Lava from the Kilauea volcano is pouring into the Pacific Ocean off Hawaii's Big Island, creating a new, dangerous hazard known as "laze."
When the lava enters the ocean, it generates a laze plume -- a dangerous mix of lava and haze that can cause eye, lung and skin irritation.
Laze plumes can travel with the wind and can change direction quickly, which has prompted authorities to urge the public to avoid the area completely. Authorities have warned that the most dangerous place to be exposed to "laze" is near the entry point of the lava into the sea. Even being downwind of the entry point is not advised because the wispy edges of the laze can cause skin and eye irritation and difficulty breathing.
The U.S. Coast Guard is also helping keep people away from the coast and only allowing permitted tour boats into the area.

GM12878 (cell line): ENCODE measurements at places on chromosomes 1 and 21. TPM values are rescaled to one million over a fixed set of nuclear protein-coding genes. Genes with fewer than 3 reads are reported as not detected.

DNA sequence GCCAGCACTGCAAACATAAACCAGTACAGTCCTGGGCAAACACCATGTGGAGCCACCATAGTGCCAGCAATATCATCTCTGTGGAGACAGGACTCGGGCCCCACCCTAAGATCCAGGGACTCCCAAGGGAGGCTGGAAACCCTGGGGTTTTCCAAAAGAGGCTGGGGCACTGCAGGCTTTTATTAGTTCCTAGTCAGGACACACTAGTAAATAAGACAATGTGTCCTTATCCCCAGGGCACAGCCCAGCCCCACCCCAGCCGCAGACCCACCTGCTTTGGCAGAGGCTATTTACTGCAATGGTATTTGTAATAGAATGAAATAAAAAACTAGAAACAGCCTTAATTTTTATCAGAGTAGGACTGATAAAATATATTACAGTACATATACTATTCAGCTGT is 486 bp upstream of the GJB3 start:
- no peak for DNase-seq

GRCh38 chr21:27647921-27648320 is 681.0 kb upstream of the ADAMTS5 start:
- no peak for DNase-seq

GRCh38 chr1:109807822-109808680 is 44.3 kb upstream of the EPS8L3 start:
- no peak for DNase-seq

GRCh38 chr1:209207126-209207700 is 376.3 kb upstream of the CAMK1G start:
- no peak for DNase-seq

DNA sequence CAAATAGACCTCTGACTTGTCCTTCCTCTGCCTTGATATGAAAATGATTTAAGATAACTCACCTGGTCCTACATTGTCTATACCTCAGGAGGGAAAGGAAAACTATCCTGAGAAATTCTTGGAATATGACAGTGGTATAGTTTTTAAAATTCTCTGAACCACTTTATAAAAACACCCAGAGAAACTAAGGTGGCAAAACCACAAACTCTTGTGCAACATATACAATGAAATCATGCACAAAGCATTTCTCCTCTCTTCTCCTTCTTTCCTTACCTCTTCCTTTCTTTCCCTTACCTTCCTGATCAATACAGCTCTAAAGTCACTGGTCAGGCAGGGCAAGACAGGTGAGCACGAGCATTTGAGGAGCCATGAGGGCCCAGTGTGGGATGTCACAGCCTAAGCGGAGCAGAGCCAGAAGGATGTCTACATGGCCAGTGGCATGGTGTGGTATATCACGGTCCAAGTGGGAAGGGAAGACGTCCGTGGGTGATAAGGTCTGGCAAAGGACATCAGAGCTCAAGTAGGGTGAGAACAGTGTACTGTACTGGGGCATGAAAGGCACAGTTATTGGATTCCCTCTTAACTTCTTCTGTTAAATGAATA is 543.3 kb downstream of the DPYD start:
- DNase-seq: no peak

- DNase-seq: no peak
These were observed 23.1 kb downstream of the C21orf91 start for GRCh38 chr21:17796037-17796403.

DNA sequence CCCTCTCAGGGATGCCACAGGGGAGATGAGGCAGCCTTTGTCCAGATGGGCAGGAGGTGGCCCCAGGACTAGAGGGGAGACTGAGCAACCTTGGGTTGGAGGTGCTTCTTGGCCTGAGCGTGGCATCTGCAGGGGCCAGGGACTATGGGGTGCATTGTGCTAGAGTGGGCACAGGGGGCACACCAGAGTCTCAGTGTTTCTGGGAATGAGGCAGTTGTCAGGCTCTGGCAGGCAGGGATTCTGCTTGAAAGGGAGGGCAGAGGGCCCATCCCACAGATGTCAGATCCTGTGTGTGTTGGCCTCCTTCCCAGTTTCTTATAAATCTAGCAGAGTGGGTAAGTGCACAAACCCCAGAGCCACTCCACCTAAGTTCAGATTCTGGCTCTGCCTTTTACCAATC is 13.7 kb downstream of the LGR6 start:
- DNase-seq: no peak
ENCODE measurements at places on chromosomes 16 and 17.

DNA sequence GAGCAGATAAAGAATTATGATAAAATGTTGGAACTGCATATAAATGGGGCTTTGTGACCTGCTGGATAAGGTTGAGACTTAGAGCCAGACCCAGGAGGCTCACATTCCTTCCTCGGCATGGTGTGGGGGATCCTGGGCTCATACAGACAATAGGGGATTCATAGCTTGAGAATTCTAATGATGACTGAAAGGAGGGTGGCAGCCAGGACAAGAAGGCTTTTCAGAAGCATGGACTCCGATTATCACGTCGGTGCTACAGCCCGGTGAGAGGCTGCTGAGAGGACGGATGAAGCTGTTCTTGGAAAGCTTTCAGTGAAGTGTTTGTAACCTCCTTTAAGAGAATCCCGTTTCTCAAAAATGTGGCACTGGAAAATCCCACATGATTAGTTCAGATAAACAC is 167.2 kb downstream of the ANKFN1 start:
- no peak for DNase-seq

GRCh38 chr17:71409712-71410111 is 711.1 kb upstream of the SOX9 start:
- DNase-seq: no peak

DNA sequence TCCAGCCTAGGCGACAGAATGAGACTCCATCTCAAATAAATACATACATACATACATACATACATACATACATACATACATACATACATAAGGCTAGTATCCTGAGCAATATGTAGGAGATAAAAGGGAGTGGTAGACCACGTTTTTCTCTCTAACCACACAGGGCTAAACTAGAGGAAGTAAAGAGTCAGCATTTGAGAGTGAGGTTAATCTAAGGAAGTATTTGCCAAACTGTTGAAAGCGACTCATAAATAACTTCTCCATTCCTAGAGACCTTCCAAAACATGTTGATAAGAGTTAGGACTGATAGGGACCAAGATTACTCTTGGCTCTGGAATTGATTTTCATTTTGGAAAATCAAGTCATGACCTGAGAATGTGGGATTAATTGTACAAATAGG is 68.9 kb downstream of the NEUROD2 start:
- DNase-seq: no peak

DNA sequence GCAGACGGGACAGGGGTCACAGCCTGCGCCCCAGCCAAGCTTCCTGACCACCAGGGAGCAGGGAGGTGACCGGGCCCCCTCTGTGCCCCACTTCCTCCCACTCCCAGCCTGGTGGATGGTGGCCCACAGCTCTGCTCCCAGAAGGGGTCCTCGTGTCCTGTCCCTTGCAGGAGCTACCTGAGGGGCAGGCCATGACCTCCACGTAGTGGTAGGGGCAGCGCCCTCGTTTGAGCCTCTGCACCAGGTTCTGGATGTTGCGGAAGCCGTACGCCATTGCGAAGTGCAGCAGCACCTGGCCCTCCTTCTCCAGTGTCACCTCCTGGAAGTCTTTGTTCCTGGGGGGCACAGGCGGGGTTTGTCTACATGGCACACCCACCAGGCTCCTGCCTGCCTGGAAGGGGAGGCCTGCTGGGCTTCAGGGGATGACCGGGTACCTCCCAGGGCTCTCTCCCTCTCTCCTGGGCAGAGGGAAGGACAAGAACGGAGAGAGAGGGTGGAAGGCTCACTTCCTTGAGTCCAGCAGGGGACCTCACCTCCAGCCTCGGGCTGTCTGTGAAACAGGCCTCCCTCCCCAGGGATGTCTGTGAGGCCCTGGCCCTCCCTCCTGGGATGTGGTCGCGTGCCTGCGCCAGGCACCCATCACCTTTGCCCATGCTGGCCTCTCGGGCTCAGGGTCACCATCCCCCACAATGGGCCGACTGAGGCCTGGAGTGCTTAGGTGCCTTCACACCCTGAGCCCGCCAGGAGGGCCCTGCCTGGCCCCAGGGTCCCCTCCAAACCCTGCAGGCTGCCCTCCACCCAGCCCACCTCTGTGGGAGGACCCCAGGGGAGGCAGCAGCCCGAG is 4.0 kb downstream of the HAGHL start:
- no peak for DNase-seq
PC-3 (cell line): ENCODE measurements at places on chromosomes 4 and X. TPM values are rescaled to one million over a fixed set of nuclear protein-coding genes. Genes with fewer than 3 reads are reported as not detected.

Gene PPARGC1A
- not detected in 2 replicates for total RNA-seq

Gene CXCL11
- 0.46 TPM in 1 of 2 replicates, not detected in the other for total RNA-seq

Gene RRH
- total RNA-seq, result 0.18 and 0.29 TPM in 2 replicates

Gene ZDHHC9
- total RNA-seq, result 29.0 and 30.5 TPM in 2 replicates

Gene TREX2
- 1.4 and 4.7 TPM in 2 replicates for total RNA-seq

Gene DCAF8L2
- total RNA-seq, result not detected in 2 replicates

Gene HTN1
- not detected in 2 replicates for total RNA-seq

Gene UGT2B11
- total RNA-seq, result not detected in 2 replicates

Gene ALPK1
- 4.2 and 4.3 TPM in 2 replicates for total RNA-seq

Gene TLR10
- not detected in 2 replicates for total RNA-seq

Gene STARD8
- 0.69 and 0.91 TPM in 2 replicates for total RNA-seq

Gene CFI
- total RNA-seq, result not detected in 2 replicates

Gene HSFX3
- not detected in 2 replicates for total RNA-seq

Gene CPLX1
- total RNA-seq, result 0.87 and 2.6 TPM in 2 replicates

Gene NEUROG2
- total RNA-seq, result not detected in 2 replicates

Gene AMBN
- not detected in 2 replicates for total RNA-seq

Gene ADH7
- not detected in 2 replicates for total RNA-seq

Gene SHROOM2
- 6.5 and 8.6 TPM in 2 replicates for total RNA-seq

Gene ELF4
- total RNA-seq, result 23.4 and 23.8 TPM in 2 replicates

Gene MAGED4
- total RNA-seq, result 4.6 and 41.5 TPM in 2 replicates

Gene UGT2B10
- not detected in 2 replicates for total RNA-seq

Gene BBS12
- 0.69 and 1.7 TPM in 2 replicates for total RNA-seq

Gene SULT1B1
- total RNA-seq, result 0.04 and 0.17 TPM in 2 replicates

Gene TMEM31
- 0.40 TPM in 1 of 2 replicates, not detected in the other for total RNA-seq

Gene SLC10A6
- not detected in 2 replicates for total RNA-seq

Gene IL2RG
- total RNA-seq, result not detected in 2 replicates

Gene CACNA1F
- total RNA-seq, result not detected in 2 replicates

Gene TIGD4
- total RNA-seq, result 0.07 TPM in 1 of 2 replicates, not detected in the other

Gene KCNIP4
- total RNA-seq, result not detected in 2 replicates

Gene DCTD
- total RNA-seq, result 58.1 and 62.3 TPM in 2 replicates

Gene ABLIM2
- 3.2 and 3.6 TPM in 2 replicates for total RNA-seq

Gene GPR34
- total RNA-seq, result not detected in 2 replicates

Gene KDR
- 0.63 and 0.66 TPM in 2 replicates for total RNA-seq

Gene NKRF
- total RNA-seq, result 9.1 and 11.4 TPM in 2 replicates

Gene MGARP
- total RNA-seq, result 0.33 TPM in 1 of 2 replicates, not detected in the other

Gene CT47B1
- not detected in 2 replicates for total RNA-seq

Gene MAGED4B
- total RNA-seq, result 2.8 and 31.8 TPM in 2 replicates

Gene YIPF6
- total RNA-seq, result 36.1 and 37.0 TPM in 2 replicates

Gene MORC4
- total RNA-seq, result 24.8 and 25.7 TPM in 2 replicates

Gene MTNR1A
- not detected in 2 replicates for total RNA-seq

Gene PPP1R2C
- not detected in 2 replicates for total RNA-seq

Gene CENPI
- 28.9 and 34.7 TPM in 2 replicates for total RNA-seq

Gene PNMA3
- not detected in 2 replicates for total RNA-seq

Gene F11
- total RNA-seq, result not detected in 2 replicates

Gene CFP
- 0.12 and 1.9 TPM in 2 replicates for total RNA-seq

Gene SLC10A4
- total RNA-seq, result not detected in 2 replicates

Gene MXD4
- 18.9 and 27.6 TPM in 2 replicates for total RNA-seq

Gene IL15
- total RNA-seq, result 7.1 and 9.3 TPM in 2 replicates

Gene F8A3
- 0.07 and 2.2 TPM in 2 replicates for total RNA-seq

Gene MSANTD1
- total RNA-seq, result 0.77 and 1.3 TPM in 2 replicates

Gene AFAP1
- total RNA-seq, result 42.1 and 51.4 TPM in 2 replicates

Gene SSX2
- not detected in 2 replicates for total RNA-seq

According to the United States Geological Survey, "laze" is when molten lava flows into the ocean, reacting vigorously with seawater to create a different type of gas plume that results in hazy and noxious conditions downwind of an ocean entry. It forms through a series of chemical reactions as hot lava boils the colder seawater to dryness.
Charlie Mandeville of the Volcano Hazards Program at the USGS told ABC News "the trade winds in Hawaii are currently blowing the laze to the southwest direction, causing the southeast shore of Kilauea to be at highest risk of the plume."
He said that the plume is an irritating mixture of hydrochloric acid gas, steam and tiny volcanic glass particles.
The ocean-entry plume can also cause acid rain that has a pH between 1.5 and 3.5, which has the corrosive properties of diluted battery acid.